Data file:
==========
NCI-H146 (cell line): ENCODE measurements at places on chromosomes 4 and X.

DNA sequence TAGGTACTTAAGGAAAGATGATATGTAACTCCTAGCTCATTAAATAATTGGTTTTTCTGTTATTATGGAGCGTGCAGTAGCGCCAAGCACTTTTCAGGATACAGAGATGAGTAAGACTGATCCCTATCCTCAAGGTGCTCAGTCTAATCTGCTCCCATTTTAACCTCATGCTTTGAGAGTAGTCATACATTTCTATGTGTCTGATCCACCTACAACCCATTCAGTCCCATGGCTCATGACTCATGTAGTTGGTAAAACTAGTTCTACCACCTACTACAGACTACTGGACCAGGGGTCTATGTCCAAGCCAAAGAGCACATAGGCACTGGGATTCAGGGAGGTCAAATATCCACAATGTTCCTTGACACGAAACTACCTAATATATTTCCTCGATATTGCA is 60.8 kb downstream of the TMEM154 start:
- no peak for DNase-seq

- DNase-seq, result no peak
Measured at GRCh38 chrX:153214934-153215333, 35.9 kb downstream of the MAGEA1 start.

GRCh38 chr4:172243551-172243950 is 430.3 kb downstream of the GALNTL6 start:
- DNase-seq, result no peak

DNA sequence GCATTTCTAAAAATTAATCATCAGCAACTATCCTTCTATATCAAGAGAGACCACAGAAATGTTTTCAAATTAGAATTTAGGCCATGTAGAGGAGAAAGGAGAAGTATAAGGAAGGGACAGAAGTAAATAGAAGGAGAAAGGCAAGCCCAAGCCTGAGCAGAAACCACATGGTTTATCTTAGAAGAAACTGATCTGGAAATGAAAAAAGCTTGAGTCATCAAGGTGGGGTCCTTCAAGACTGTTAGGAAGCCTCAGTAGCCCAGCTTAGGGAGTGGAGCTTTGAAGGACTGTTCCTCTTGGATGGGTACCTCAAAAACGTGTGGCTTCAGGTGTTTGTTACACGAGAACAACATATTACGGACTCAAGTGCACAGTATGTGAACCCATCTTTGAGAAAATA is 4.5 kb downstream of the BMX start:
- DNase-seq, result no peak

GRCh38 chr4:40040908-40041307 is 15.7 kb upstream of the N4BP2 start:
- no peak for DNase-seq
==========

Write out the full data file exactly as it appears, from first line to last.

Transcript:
NCI-H146 (cell line): ENCODE measurements at places on chromosomes 4 and X.

DNA sequence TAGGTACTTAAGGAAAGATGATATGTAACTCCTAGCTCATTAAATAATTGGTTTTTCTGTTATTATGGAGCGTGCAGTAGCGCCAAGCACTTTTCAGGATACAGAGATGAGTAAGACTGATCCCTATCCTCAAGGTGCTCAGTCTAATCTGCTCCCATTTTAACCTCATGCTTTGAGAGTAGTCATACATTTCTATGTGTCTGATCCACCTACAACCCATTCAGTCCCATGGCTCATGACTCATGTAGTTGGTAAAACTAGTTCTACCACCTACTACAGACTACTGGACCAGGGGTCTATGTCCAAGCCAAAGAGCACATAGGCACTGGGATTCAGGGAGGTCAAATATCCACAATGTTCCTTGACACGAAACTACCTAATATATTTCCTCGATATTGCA is 60.8 kb downstream of the TMEM154 start:
- no peak for DNase-seq

- DNase-seq, result no peak
Measured at GRCh38 chrX:153214934-153215333, 35.9 kb downstream of the MAGEA1 start.

GRCh38 chr4:172243551-172243950 is 430.3 kb downstream of the GALNTL6 start:
- DNase-seq, result no peak

DNA sequence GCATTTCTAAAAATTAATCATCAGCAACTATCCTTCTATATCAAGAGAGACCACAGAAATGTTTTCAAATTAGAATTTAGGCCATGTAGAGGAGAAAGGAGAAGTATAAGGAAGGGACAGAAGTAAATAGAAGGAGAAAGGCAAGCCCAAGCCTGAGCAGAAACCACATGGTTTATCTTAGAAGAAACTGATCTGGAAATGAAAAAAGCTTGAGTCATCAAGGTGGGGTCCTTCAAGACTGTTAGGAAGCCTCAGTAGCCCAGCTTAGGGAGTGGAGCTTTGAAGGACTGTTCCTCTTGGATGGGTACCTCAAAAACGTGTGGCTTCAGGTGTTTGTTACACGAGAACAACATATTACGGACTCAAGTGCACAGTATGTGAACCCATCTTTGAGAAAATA is 4.5 kb downstream of the BMX start:
- DNase-seq, result no peak

GRCh38 chr4:40040908-40041307 is 15.7 kb upstream of the N4BP2 start:
- no peak for DNase-seq